Tropical hibiscuses add to spring, summer landscapes

Richard Bogren, Owings, Allen D.

News Release Distributed 03/28/13

By Allen Owings
LSU AgCenter Horticulturist

HAMMOND, La. – In Louisiana, we are ideally located to grow many plants that are adapted to more tropical and semi-tropical climates. This is especially true south of Interstate 10 and Interstate 12.

Even for those of us who cannot use tropical plants as perennials, many plants are still available to select from for colorful foliage and tropical flowers. One of the best plants for tropical flowers from midspring through fall is the tropical hibiscus.

Tropical hibiscuses go by the scientific name of Hibiscus rosa-sinensis. Our growing conditions are perfect for these plants. With proper care, hibiscuses can provide almost non-stop blooming from spring through fall. They can be used in landscape beds or as container-grown plants. Few plants will surpass tropical hibiscus for size, color and flower beauty. As its name suggests, tropical hibiscus is not cold hardy and must be protected from temperatures below 45 degrees.

If planting tropical hibiscus in a landscape bed, provide a soil pH between 6.5 and 6.8. This is slightly acidic. Soil pH can be increased by adding dolomitic lime and decreased by adding elemental sulfur or aluminum sulfate.

As with most ornamental plants, make sure the soil is well-drained. Most native soils in Louisiana are clay-type and typically poorly drained. Amend clay-based soils with sand and organic matter – pine bark, peat moss, etc. Always conduct a soil test before amending a landscape bed area and again after amending it.

Tropical hibiscus needs a sunny location for optimum flowering and performance. Generally, six to eight hours of full, direct sun daily are optimum. The more sun exposure your hibiscus receives, the more supplemental watering it will need. If plants start getting very large by late summer, afternoon shading may slow the watering requirement.

Container culture is ideal for tropical hibiscus. In fact, this is how we enjoy most of them in our landscapes. Many varieties may also bloom better if somewhat rootbound. Be sure to provide enough water and fertilizer. Containers can be placed on a patio, around the swimming pool, along the driveway or in a landscape bed. As winter approaches, bring plants indoors or maintain in a protected area to enjoy next year.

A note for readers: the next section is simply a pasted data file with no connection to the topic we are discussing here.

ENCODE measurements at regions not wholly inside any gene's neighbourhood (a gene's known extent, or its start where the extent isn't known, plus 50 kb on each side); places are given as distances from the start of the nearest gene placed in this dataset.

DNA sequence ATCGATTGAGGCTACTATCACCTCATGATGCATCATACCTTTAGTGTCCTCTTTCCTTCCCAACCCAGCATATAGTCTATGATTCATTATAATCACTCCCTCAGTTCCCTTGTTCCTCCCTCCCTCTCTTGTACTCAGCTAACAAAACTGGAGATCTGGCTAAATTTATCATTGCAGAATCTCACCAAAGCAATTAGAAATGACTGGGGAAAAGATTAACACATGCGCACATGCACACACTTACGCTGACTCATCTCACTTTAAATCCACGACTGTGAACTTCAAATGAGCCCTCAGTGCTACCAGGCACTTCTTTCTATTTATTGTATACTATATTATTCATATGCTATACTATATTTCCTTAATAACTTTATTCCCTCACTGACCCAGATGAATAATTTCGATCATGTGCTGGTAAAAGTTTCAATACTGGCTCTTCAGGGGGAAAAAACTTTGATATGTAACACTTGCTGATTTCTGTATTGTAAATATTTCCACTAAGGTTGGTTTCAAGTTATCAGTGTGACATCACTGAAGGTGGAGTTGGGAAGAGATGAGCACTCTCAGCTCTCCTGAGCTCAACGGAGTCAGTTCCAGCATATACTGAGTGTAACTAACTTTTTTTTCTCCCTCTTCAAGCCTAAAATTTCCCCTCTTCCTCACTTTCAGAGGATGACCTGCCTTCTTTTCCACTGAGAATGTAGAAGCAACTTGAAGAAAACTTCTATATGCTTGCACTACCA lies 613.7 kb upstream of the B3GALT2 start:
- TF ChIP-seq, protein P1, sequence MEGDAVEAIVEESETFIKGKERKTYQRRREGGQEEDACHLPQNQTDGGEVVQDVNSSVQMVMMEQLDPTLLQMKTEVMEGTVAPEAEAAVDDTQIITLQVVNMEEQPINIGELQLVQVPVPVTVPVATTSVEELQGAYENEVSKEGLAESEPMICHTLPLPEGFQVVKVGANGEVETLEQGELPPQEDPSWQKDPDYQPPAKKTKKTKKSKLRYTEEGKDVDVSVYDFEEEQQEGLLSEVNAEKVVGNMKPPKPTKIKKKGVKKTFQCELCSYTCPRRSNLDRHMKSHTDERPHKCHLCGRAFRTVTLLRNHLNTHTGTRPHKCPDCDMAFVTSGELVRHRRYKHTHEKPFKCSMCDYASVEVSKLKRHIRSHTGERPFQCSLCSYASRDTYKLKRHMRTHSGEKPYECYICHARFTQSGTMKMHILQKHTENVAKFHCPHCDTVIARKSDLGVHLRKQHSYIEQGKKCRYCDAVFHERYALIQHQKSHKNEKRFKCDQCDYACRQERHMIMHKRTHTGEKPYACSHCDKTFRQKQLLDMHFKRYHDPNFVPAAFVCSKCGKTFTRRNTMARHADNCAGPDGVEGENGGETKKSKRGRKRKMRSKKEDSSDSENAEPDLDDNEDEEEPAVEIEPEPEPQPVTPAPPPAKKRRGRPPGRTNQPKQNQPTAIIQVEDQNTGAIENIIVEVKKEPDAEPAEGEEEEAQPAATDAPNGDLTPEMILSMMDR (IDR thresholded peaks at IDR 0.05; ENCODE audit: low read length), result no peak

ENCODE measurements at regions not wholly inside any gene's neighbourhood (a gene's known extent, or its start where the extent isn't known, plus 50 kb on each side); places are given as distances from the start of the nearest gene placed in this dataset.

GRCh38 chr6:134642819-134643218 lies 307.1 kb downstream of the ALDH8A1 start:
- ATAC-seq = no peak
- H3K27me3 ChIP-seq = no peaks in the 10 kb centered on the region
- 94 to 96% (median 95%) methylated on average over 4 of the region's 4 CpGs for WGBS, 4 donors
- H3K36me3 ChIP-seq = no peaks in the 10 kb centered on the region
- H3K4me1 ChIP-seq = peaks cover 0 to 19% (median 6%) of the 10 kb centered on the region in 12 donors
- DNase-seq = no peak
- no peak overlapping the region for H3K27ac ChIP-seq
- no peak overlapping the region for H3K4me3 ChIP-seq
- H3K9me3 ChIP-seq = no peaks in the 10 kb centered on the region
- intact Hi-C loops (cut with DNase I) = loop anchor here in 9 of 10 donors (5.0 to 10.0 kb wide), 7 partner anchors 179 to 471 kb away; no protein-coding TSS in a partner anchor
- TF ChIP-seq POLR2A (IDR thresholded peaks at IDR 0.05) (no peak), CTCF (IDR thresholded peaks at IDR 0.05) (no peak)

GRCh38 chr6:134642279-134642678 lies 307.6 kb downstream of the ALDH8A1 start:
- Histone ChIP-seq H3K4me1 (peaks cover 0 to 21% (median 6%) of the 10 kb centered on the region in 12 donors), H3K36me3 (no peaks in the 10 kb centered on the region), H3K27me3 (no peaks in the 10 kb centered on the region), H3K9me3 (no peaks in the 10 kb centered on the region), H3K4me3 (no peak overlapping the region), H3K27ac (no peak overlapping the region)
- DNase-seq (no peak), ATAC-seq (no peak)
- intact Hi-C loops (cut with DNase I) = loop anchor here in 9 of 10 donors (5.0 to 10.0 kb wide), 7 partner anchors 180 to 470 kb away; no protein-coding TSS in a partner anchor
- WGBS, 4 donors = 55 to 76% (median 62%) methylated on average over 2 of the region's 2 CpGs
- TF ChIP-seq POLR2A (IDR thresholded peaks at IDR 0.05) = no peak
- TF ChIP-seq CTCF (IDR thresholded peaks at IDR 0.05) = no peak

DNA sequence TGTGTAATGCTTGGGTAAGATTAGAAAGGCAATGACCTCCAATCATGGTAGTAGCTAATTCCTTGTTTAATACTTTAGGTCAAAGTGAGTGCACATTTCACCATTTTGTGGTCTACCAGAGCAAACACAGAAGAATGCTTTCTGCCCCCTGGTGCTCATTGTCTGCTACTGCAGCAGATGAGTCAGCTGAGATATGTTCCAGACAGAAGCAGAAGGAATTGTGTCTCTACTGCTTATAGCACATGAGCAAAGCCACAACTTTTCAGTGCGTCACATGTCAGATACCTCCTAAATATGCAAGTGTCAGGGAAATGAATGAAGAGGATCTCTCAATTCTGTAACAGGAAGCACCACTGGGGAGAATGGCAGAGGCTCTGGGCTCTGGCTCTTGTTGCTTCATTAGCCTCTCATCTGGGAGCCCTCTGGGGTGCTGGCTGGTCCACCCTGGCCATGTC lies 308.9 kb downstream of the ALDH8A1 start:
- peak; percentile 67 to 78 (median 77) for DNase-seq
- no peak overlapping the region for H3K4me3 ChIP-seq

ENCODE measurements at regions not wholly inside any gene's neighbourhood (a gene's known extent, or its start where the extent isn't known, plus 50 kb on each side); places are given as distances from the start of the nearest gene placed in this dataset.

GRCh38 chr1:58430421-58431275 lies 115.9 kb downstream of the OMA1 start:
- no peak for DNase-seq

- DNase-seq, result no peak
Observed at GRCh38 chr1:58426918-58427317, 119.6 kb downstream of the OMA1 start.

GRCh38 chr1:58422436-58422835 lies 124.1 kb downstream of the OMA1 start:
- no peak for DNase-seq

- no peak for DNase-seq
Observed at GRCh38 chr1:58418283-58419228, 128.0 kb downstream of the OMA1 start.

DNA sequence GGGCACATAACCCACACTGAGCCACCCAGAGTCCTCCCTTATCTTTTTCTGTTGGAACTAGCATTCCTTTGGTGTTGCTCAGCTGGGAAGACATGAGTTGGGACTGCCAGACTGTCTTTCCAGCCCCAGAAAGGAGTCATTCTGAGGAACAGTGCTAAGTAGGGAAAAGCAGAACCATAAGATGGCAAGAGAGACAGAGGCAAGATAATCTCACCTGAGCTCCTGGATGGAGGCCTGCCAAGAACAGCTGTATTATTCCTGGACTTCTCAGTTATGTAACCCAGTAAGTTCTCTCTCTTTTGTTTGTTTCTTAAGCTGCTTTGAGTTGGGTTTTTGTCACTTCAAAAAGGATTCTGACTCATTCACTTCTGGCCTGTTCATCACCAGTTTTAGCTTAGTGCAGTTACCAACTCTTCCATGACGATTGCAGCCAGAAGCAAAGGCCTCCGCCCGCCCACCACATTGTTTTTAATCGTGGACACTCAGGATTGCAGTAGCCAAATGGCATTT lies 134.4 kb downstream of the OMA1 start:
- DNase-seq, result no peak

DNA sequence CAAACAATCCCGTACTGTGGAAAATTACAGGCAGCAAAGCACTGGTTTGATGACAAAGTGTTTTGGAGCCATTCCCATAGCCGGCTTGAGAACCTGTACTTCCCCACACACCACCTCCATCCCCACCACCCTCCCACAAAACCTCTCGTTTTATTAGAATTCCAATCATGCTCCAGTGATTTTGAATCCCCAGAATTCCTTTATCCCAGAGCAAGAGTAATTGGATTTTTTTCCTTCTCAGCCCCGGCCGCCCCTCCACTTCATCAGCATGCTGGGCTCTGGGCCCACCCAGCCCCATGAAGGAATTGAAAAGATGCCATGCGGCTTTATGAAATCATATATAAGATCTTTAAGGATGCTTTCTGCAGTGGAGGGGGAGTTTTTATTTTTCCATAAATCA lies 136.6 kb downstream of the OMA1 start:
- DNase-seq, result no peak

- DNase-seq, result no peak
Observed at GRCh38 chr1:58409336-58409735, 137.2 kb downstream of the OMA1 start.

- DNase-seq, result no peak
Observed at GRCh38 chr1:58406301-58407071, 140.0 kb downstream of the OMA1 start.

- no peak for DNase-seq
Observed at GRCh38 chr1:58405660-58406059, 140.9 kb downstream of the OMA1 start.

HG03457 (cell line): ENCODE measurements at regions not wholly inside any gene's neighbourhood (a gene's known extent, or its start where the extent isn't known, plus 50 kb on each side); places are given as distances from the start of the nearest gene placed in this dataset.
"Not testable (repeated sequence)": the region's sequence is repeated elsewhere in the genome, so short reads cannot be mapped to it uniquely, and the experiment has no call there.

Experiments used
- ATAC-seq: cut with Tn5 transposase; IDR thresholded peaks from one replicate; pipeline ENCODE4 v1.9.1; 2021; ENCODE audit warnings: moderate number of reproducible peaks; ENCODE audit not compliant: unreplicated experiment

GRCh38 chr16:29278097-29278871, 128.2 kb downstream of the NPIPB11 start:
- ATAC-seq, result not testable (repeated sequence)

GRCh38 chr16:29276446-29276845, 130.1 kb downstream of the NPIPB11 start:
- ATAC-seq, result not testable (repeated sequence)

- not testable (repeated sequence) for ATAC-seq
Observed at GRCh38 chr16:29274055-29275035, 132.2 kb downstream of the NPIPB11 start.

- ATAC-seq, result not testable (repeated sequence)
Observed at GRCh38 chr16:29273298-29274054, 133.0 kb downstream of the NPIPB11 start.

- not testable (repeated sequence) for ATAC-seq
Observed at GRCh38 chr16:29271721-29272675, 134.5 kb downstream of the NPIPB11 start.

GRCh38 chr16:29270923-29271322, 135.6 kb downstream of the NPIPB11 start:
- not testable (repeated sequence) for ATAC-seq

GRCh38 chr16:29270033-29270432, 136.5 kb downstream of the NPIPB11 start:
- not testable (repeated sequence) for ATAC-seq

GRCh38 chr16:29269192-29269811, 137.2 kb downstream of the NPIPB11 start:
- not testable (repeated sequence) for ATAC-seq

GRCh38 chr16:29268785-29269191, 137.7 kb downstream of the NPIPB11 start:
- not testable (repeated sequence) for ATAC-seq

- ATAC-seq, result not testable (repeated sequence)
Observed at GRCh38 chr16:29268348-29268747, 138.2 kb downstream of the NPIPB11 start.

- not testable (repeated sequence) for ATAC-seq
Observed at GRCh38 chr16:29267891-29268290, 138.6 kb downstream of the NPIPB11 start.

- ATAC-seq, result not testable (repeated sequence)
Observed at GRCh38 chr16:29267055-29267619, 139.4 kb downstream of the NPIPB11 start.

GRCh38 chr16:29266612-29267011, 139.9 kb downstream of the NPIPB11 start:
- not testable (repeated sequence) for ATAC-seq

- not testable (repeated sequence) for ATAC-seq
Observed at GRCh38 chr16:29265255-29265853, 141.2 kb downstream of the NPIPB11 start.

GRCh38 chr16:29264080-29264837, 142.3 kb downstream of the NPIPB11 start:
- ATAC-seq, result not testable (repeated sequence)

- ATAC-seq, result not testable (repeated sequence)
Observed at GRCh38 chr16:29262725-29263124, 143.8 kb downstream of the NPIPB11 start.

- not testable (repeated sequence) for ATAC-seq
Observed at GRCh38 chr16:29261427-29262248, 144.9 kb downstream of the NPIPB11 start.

The biggest problem you’ll face when growing hibiscus, especially in containers, is drying out. Flower bud drop, sudden foliage decline and excessive yellowing of leaves are signs of excessive drying of the soil or container medium. Hibiscus in pots will need lots of water during the hottest days of summer. It’s also a good idea to use a water-soluble fertilizer in combination with irrigation.

Tropical hibiscus needs potassium fertilizer. This is important, in addition to a regular source of nitrogen. Use two to three times more potassium than nitrogen. A good fertilizer ratio for hibiscus is 12-4-18 or a “high bloom,” water-soluble fertilizer. Slow-release granular fertilizers, like Osmocote, can be used in combination with water-soluble fertilizer when irrigating.

Several insects can be serious pests on hibiscus. These include thrips, aphids, spider mites, whiteflies and scale. After positive identification, treat with the recommended insecticide. Insecticidal soap and dormant/summer horticultural oil sprays also are recommended.

It is great that in our state we have Louisiana-developed tropical hibiscuses from which to choose. The Cajun series hibiscus was developed by Bobby Dupont of Dupont Nursery in Plaquemine. These have some of the largest flowers of any of the tropical hibiscus, and the uniqueness of flower colors is impressive. The TradeWinds series tropical hibiscuses are also gaining in popularity and are being sold at retail garden centers. Colors in this series are numerous.

You can see more about work being done in landscape horticulture by viewing the LSU AgCenter Hammond Research Station website. Also, like us on Facebook. You can find an abundance of landscape information for both home gardeners and industry professionals.

Rick Bogren

3/22/2013 8:32:31 PM
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